Will the Syrian crisis and two million refugees have the same impact on Turkey as the Afghan jihad and the refugee exodus from Afghanistan had on Pakistan? This question has started doing the rounds among Turk intellectuals and political analysts.
But first let’s look at the context that has triggered this question. This relates to what the ruling Justice Party has ‘achieved’ since it took over in 2002. Based on discussions with local intellectuals, former diplomats and army officials, one can safely conclude that — as of now — Turkey is no longer the secular and democratic country that it was when the Recep Tayyip Erdogan’s AKP swept into power, promising economic and political stability. It delivered on the promise, stabilized the economy, raising Turkey’s per capita income to above $14,000, helped boost foreign direct investment to over $13 billion in 2014, with six million new jobs created since 2009.
But what has been scary for most rivals and the civil society is the authoritarianism with religious trappings that has accompanied the economic development. Most Turk intellectuals think the AKP has emasculated the bureaucracy, judiciary and the media. It has also attempted to tinker with Turkey’s fundamental identity through administrative changes and a greater religio-centric policy. Today, Turkey has over 85,000 active mosques, one for every 350 citizens — compared to one hospital for every 60,000 citizens — the highest number per capita in the world. With 90,000 imams, there are more imams than doctors or teachers in the country. It has thousands of madrassa-like schools and around 4,000 more official state-run religious schools, not counting the unofficial religious schools, which may expand the total number tenfold. According to http://www.meforum.org/2045/fethullah-gulens-grand-ambition, spending by the governmental Directorate of Religious Affairs grew fivefold, from 553 trillion Turkish lira in 2002 to 2.7 quadrillion Turkish lira during the first four-and-a-half years of the AKP government. This ministry has a larger budget than eight other ministries combined. Erdogan and his party have increasingly projected a predominantly religious argument even when discussing issues such as the alleged Iranian role in Yemen and Syria.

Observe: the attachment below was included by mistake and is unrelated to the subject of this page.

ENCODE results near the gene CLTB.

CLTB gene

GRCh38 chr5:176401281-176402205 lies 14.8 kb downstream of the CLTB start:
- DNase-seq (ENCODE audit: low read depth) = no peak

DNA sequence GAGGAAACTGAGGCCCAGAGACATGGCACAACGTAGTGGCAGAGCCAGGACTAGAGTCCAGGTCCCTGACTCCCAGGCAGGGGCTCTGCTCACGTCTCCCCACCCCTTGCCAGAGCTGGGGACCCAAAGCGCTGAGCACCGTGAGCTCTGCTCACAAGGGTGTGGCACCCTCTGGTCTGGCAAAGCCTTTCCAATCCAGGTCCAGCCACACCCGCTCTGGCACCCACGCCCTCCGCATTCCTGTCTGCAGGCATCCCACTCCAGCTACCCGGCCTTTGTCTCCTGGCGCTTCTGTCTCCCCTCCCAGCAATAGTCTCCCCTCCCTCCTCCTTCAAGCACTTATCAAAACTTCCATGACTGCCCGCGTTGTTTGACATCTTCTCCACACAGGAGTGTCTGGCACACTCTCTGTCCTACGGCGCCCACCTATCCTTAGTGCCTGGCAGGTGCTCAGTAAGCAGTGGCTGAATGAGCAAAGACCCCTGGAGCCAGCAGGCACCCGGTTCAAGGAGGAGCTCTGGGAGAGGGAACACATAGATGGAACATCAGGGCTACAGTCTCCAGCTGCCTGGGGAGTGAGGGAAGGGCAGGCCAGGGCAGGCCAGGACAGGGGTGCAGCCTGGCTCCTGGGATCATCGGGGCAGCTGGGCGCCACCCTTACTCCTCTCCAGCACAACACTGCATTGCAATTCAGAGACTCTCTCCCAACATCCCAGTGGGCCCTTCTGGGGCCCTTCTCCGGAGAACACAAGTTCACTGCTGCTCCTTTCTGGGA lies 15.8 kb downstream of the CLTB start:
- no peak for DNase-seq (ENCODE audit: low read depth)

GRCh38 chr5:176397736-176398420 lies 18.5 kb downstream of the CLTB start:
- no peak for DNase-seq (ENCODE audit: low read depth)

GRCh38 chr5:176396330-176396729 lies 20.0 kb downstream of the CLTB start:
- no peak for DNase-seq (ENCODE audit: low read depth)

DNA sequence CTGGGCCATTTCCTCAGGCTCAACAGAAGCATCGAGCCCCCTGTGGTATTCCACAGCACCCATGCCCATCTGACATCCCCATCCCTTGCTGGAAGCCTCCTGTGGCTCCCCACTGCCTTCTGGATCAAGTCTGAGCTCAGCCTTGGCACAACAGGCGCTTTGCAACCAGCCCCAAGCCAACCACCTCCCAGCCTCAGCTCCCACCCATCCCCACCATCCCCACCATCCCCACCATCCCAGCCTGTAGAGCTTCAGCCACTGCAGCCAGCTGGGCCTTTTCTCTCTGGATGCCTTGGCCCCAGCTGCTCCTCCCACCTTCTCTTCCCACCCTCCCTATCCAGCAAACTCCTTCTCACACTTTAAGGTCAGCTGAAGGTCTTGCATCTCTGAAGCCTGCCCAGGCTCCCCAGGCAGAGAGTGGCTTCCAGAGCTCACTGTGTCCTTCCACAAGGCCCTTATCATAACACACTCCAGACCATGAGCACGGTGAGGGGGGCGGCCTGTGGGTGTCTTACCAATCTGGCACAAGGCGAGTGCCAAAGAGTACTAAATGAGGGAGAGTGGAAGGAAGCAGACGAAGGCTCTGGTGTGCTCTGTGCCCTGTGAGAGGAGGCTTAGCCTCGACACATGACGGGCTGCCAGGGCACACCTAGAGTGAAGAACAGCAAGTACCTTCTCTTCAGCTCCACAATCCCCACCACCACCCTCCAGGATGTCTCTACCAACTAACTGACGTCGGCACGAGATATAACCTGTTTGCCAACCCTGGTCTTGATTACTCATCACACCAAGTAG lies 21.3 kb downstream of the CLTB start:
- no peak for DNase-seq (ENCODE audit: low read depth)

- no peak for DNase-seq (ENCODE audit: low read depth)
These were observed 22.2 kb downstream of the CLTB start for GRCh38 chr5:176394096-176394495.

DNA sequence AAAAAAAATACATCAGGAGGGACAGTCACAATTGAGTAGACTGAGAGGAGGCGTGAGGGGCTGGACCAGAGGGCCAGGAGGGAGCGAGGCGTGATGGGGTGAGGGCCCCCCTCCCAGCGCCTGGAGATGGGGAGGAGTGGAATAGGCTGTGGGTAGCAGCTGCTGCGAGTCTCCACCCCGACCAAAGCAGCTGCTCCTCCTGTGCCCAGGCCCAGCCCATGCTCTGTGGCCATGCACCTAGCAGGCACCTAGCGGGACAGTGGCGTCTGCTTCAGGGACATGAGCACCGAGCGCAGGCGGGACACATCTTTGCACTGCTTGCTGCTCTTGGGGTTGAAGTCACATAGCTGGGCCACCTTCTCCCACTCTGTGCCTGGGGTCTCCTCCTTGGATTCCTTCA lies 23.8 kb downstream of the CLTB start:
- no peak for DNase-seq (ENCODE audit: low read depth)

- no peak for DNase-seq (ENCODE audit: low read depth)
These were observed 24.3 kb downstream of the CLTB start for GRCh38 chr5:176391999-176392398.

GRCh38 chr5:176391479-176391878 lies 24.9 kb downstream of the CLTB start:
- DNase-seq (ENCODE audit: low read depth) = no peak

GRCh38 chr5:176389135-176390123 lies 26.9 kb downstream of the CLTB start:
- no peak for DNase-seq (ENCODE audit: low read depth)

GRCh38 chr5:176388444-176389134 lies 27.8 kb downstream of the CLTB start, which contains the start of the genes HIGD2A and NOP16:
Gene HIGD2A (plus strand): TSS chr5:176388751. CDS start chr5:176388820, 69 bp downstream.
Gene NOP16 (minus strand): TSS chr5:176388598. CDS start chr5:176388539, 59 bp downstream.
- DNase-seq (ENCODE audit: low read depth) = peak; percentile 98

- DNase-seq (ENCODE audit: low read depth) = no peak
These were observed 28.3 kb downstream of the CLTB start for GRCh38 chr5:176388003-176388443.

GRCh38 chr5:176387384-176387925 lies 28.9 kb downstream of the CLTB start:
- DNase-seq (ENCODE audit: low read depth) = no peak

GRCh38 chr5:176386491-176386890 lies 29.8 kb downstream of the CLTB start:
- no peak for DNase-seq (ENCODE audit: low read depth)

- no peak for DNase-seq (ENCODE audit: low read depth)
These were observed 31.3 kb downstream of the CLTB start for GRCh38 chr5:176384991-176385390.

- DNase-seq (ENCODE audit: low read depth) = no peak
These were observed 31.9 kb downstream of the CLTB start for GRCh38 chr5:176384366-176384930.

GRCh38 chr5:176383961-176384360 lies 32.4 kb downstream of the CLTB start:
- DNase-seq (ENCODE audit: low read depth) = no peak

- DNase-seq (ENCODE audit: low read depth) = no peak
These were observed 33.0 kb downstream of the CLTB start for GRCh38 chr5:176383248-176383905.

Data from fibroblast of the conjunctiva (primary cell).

On the foreign policy front, Erdogan has turned Turkey away from Europe and towards Russia and Iran, and reoriented the country’s policy in the Middle East more towards friendship with Hamas, Hezbollah and Syria. Anti-American, anti-Christian and anti-Semitic sentiments have increased. This also explains why the Turkish government leapt in support of all the anti-Bashar al-Assad forces a few years ago. This support included Turkish money and weapons for the artificially created rebels who eventually morphed from al Qaeda into the al Nusra Front and then into the Islamic State (IS) — the unwanted consequence of the desire to sweep away Assad from power.
Now , with the IS intimidating all and sundry and the Turkish government worried about the two million Syrian refugees, intellectuals and political opposition wonder and worry about the consequences of a policy that flowed more from a religious world view than from a pragmatic secular handling of the anti-Assad campaigners.
Quite ironically, many liberal Turk intellectuals have coined the phrase “Pakistanisation of Turkey” when discussing the fallout from the Syrian crisis. They are afraid that a protracted civil war in Syria could invariably result in the scourges of sectarianism, crime, terrorism and religious militancy — all ills that they think plague Pakistan because of its involvement with and proximity to Afghanistan, which continues to reel from two foreign interventions (anti-Soviet jihad in the 1980s, and the questionable war on terror starting in 2001) — become all too prevalent in Turkey. At the heart of all this was the deployment of religion as a foreign policy tool (by the US and General Ziaul Haq) and unqualified support for non-state actors.
How can a country that has seen increased religiosity since 2002 stay unaffected by the consequences of using religion as a political ideology? Using Pakistan’s troubles since the early 1980s as a metaphor for internal instability, the Turk intelligentsia is fearful that their country could also face similar socio-political upheaval if their government continues to handle issues with religious/sectarian tools. Even the ongoing fight against Kurdish separatists is coloured by religion. In addition, Erdogan declared 311 miners killed in the worst-ever coal mine accident in May 2014 in Soma, Manisa as martyrs to cover up administrative lapses. Instead of launching investigations, the government sent dozens of imams to the area to comfort the affected families.
It will be interesting to see if the Syrian crisis affects Turkey the way the Afghan crisis impacted Pakistan.
Imtiaz Gul is the executive director of the independent Centre for Research and Security Studies
This article first appeared in The Express Tribune, a leading daily of Pakistan. Click here to go to the original.